Q12: We've recently seen your competitor announce a change in strategy regarding new process nodes, new architectures, and how markets will take advantage of the latest CPU designs. With Zen, AMD is first launching desktop, then server, then mobile: you've already mentioned Zen-plus on the roadmap - is the desktop-server-mobile roll-out method the best way for AMD to move forward?

LS: Not necessarily. I think for this generation [our strategy] made a lot of sense. I think the desktop and server use very similar kind of tuning, they’re both tuned for higher frequency and higher performance. The desktop is a bit simpler; the ecosystem for desktop is a bit simpler. The server has a more complicated testing setup that needs to run so that gives some context there. We really wanted to have a product in the high-end space. It was more set the market strategy than a technical strategy.

Q13: AMD currently has a very active semi-custom business, particularly when it comes to silicon design partnerships and when it comes to millions of Consoles. Speaking of custom silicon in consoles, current generation platforms currently use AMD’s low power ‘cat’ cores. Now that AMD has a small x86 core in Zen, and I know you won’t tell me what exactly is coming in the future, but obviously future consoles will exist, so can we potentially see Zen in consoles?

LS: I think you know our console are always very secretive about what they are trying to do, but hypothetically yes I would expect Zen to show up in semi-custom opportunities including perhaps consoles at a certain point in time.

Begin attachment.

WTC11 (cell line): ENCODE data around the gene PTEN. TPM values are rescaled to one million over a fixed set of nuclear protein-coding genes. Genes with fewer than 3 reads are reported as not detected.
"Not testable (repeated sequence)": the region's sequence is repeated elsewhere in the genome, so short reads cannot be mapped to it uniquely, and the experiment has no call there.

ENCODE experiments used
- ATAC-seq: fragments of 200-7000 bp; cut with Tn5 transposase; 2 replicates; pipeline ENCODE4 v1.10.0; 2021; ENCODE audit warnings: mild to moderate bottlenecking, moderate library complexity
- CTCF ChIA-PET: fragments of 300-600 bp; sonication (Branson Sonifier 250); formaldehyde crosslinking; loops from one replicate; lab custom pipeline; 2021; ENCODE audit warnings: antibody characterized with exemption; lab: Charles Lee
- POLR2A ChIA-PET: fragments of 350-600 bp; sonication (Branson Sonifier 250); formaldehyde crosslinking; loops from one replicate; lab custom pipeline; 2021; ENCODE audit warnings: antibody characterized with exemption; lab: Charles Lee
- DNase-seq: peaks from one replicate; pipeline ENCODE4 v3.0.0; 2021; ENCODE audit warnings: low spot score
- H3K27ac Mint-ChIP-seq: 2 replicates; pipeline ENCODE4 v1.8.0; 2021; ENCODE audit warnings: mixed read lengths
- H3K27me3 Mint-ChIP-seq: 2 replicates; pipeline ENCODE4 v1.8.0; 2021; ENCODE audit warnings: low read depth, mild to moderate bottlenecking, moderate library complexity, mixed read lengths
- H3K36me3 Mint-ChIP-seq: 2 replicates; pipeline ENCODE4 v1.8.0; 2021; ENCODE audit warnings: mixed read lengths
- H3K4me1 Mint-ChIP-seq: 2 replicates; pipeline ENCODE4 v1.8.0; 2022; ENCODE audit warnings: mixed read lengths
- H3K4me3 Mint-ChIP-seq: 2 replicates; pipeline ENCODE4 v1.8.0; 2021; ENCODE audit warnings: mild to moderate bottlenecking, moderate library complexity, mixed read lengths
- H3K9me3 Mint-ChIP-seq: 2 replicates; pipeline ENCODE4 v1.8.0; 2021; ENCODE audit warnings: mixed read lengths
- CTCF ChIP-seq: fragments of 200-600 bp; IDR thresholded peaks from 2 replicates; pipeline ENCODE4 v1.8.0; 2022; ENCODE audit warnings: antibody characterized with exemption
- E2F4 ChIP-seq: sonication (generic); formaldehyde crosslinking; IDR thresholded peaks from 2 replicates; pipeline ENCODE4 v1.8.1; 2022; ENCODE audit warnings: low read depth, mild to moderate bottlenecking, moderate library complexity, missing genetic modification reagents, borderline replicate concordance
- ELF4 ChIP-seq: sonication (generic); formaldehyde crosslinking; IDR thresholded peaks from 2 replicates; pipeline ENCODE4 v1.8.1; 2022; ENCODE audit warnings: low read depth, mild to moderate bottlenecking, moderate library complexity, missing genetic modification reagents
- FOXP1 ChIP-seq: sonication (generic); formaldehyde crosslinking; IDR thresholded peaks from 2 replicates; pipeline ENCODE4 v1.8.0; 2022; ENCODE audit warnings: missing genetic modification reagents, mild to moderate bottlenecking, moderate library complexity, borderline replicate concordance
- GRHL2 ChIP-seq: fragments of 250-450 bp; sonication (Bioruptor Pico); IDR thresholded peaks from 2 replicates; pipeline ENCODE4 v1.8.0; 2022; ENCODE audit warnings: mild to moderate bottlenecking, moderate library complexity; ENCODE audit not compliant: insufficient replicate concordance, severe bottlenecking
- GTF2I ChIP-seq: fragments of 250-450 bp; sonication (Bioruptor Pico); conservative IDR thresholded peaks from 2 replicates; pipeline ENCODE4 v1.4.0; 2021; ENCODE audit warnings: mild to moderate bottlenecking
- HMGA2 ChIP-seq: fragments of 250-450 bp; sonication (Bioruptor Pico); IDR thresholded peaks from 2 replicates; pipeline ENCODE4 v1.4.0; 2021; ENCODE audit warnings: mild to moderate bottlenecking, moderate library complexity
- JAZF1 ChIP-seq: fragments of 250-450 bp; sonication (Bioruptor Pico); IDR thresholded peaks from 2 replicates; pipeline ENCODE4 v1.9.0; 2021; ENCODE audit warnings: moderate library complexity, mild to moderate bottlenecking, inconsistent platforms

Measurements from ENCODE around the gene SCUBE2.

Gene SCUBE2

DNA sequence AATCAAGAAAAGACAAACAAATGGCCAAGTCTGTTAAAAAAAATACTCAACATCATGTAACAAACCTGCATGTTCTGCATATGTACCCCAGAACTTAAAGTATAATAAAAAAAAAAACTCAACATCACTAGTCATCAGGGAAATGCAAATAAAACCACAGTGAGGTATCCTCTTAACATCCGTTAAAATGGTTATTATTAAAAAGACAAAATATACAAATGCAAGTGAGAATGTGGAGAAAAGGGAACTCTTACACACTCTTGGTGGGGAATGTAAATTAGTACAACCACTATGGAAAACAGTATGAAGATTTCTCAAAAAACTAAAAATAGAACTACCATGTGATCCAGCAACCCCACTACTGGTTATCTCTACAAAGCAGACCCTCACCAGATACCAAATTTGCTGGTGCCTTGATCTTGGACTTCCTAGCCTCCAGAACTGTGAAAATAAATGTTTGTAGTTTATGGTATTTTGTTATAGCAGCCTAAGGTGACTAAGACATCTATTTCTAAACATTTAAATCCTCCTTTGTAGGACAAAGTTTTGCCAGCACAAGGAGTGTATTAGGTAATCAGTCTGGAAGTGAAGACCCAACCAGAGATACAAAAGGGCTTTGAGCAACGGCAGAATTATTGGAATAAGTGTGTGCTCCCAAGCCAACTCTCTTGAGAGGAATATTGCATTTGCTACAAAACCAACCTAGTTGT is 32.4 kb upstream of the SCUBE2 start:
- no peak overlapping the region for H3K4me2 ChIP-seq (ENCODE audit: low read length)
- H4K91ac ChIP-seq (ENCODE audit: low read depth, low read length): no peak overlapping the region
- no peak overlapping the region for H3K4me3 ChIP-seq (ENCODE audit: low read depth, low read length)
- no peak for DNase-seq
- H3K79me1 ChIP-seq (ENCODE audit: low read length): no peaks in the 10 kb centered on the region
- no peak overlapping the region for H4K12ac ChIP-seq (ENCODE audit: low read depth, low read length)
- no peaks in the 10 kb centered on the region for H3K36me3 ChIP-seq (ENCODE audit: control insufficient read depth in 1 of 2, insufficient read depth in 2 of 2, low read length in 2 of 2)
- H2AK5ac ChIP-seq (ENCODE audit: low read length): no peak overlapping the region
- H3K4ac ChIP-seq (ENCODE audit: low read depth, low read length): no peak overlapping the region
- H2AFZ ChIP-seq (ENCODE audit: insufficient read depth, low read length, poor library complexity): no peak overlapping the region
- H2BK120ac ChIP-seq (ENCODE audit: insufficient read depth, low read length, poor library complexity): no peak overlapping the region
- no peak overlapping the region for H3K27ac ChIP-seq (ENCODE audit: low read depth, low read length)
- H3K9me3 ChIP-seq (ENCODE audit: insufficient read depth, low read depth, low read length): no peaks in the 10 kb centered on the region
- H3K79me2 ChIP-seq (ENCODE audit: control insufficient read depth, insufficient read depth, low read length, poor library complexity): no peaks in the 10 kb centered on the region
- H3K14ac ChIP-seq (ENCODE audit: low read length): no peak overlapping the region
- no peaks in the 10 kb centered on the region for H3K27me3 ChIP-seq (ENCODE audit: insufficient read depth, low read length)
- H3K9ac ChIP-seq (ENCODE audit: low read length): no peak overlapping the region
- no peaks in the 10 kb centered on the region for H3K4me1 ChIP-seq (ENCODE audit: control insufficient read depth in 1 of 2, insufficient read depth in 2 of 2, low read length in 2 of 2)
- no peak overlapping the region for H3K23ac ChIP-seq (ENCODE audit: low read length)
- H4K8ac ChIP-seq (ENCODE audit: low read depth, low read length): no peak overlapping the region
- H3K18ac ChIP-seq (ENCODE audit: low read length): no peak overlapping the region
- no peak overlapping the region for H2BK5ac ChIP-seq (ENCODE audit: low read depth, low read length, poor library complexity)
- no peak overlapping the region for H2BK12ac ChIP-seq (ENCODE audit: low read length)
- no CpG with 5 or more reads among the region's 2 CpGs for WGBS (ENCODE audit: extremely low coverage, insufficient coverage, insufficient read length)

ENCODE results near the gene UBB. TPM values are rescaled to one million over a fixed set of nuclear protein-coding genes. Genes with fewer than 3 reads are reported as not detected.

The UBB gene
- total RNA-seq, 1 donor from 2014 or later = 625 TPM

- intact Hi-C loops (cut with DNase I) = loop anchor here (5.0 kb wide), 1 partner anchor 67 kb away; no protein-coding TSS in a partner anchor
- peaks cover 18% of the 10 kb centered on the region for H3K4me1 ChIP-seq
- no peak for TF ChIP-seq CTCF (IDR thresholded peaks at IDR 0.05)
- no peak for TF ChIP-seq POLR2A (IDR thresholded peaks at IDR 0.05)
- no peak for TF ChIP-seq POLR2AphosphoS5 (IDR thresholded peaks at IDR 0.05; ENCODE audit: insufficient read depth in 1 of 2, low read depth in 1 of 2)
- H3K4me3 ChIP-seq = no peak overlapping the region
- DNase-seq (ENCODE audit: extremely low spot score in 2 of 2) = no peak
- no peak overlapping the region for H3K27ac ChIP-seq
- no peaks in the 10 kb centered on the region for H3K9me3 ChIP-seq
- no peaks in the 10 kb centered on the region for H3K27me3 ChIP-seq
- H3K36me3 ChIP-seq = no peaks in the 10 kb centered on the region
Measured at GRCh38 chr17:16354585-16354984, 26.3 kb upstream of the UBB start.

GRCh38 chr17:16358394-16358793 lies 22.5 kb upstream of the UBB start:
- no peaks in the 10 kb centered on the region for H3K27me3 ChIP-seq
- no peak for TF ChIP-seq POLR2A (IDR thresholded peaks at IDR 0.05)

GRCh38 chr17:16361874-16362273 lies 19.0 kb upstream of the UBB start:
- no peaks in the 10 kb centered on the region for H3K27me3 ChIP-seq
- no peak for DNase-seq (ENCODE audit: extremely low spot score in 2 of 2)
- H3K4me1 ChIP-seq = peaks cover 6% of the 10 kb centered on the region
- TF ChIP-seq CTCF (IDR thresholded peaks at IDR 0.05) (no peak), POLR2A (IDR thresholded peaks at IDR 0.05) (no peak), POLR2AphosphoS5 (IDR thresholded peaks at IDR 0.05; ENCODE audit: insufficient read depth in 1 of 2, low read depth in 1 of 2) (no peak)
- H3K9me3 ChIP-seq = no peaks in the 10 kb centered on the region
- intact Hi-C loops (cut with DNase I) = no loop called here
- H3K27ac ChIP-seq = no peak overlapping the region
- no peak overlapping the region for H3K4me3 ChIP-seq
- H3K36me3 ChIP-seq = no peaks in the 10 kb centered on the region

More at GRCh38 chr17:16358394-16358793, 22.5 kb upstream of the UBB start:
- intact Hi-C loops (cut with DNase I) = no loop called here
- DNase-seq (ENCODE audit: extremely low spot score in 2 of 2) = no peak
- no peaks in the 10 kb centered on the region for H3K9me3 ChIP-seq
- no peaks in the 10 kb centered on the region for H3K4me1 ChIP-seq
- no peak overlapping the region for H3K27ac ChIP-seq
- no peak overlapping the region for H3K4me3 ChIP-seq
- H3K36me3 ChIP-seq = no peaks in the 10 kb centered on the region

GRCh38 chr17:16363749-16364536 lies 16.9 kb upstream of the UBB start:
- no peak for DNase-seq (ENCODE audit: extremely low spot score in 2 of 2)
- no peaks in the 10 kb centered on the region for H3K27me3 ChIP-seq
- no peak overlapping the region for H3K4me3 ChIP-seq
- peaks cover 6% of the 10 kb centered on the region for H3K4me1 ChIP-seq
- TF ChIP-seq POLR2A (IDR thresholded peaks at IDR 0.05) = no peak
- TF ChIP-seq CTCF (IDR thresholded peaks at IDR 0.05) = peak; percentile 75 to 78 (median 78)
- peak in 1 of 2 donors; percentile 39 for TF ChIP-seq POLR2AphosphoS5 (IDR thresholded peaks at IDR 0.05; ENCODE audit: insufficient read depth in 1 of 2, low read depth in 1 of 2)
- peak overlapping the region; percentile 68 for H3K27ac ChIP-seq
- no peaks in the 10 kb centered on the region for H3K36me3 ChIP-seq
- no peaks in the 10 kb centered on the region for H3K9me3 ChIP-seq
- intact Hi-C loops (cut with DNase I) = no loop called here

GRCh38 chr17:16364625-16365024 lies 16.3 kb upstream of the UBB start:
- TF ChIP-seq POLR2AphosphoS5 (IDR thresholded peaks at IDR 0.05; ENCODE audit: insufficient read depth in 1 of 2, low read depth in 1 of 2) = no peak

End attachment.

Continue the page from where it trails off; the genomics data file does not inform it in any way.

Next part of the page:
Q14: AMD is in a unique position for an x86 vendor, with significant GPU IP at its beck and call. Despite the recent redefinition of the GPU group under RTG, would/has AMD ever consider using joint branding (similar to how ASUS markets ROG motherboards and GPUs for example)? 

LS: What I’d like to say is (and you’ll appreciate this) that I love CPUs and GPUs equally, and the markets are a little bit different. And so think about it this way: our GPUs have to work with Intel CPUs, and our CPUs have to work with NVIDIA GPUs, so we have to maintain that level of compatibility and clarity. That being said, I think with Ryzen you can imagine that as we launch Vega later in the year that you might here about Ryzen plus Vega in systems because they are both high-performance things and we want to build great systems! I don’t know about co-marketing, but the idea of being able to say that ‘A plus A builds a great system’ is something we will do.

On the vendors who do motherboards and GPUs, I agree it takes a lot of work to bring out a new brand. We do view though that the way that people who buy CPUs and the people who buy GPUs do overlap, but they are still quite distinct.

Q15: Ryzen is priced very competitively compared to the competition, and it follows the common thinking that AMD is still the option for a cheaper build. Is that a characteristic that sits well with AMD?